<
>

Julius Peppers, Josh McCown -- foes this week -- last of the 2002 draft

FLORHAM PARK, N.J. -- In early September, Josh McCown happened to be watching an ESPN E:60 feature on David and Derek Carr when it occurred to him that he was the only still-active quarterback from the 2002 draft.

David Carr was the first overall pick, McCown was the 81st pick (fourth quarterback).

"I try to tell the young guys all the time that you just don’t know," McCown said. "You come in and maybe you’re bummed because you didn’t get drafted here or maybe you went undrafted. You never know how your story can unfold."

Now there's a new twist to the story: When the Seattle Seahawks made the surprising move on Tuesday to release defensive end Dwight Freeney, it left McCown and Carolina Panthers defensive end Julius Peppers as the only active players from the '02 draft. Fittingly, the New York Jets and Panthers meet this Sunday at MetLife Stadium.

A total of 261 players were drafted in 2002, from Carr to defensive tackle Ahmad Miller -- and only two still play football for a living. Maybe it'll go back to three if Freeney gets picked up on waivers. Either way, it's a remarkable accomplishment for two players who took different roads to this place.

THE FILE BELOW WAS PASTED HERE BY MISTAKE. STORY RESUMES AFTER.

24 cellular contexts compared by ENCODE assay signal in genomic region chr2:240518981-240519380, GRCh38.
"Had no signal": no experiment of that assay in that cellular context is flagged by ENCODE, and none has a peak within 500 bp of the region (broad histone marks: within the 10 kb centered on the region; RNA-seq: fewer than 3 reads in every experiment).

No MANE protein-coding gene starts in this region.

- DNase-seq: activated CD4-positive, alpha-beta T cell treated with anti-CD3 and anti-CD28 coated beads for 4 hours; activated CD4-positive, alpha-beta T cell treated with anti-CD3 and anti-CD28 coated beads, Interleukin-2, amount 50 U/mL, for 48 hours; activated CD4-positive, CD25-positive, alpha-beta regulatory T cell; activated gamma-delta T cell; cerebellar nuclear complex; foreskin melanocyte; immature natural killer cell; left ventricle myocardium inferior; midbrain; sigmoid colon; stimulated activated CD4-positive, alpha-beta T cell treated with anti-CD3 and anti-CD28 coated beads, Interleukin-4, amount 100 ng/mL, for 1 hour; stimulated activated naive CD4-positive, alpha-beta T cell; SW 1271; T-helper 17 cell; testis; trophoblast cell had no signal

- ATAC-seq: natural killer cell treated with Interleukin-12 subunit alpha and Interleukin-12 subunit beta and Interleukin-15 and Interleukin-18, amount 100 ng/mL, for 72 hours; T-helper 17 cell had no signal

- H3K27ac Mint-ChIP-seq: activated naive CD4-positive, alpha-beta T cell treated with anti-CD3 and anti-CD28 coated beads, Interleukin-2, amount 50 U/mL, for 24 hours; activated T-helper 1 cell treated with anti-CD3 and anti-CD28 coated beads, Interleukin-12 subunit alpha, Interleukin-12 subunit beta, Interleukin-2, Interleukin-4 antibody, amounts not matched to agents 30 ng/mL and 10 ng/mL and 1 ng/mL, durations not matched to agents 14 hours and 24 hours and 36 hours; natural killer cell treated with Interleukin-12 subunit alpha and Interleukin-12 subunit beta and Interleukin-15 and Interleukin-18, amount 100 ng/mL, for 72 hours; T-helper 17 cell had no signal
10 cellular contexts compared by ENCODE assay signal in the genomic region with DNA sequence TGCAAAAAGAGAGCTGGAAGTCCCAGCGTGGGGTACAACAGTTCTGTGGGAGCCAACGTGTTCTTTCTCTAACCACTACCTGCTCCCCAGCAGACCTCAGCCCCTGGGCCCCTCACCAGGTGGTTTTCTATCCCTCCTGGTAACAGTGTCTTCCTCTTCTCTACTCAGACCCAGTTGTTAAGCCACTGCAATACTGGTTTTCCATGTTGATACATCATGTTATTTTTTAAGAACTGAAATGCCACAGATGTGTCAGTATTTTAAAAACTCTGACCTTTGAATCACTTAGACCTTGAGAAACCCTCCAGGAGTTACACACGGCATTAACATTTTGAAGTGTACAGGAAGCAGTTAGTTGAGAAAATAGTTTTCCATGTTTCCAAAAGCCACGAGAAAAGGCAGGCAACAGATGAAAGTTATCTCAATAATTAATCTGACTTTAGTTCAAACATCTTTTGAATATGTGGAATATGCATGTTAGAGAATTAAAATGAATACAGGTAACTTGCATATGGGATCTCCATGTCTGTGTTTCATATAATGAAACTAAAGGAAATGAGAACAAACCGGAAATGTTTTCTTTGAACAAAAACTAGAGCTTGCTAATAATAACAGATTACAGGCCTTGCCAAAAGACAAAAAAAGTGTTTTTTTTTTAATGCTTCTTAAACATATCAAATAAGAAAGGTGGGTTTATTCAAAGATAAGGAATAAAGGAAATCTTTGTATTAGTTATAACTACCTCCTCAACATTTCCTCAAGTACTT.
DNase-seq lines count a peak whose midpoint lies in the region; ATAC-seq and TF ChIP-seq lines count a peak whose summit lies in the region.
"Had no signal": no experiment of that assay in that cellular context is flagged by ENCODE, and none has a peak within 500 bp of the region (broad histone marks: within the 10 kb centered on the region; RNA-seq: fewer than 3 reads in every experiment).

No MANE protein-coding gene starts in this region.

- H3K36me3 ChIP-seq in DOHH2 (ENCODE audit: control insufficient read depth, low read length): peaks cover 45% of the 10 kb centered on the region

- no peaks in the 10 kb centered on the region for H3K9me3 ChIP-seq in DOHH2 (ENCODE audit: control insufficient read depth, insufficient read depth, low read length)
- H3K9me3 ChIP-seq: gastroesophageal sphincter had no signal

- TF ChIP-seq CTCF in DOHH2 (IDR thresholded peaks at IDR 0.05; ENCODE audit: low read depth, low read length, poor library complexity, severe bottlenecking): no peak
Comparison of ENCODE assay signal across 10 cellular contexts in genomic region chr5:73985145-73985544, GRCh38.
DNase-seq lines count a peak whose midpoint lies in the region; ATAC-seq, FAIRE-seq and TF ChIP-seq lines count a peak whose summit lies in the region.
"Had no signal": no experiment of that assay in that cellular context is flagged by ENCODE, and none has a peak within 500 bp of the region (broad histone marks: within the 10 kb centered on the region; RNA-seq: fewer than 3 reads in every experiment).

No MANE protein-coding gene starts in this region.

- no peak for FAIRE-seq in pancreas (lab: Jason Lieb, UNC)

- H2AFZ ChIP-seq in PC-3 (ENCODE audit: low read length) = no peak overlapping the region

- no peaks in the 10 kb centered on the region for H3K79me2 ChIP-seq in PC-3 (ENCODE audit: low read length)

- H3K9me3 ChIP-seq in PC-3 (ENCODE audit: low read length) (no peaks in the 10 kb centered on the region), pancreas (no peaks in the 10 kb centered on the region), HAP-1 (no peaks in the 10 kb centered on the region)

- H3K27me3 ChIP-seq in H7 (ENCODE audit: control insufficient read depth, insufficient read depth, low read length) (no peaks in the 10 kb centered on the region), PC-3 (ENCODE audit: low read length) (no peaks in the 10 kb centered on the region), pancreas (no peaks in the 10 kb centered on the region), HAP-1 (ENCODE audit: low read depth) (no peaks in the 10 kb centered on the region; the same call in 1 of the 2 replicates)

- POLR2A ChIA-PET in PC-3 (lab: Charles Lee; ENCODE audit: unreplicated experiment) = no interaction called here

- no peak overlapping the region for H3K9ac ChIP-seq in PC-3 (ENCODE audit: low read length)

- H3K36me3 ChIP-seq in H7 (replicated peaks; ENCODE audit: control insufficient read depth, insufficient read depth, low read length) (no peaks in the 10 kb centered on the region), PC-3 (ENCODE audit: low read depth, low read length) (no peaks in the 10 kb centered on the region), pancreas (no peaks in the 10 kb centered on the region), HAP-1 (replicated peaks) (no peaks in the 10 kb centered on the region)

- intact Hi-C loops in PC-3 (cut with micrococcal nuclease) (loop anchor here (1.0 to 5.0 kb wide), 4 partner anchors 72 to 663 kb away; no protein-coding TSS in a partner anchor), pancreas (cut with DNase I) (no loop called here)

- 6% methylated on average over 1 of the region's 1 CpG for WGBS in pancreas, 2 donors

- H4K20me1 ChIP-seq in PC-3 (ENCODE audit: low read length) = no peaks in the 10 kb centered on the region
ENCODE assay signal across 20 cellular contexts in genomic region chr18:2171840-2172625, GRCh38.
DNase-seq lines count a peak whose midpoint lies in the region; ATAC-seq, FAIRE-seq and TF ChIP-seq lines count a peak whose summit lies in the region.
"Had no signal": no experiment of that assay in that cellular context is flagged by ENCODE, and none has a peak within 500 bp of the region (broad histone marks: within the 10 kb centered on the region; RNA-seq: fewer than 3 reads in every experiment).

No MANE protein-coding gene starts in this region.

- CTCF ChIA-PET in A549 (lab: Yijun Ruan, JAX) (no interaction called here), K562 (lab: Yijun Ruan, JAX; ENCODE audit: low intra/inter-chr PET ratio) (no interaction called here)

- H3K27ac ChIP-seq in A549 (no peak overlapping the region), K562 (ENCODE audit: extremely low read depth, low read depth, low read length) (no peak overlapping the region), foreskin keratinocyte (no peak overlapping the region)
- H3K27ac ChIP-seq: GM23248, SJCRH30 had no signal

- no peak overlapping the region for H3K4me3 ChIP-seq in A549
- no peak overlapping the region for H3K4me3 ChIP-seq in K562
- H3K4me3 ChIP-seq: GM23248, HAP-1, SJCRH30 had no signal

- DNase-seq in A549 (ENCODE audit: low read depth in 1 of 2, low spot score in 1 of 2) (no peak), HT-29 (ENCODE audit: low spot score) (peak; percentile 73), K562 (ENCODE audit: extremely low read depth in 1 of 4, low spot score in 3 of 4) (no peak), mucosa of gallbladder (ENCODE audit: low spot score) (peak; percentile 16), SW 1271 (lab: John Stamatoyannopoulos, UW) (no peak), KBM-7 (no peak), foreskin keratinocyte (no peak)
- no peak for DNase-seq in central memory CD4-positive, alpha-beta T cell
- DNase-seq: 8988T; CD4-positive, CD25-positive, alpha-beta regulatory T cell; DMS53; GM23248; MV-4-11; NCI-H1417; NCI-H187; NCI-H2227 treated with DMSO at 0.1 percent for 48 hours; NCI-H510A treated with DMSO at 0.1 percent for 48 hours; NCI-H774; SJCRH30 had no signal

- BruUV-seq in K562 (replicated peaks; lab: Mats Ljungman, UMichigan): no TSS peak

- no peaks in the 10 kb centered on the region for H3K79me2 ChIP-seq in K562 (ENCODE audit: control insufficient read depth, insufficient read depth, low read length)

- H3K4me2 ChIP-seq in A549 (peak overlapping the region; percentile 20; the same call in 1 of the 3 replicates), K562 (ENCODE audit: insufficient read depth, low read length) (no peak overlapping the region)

McCown was picked in the third round out of Sam Houston State and became an itinerant player -- eight teams in 15 years. Everybody's favorite journeyman never has started more than 13 games in a season, but he has a chance to accomplish that with the Jets.

Peppers was a can't-miss prospect, the second overall pick. He will wind up in the Pro Football Hall of Fame some day, as will Freeney (11th overall) and safety Ed Reed (24th). Peppers has 151 career sacks, fourth on the all-time list.

"Heck of a guy and it doesn’t shock me," McCown said of Peppers, a teammate with the Panthers and Chicago Bears. "It’s cool to still see him going, for sure."

Peppers, 37, no longer is an every-down player -- he averages 26 snaps per game -- but he has 7.5 sacks. Ultimately, Sunday's game could come down to how the Jets protect their graybeard from the Panthers' graybeard.

No matter how it turns out, it's a credit that both men are still playing in such a violent sport. Passion for the game never goes out of style.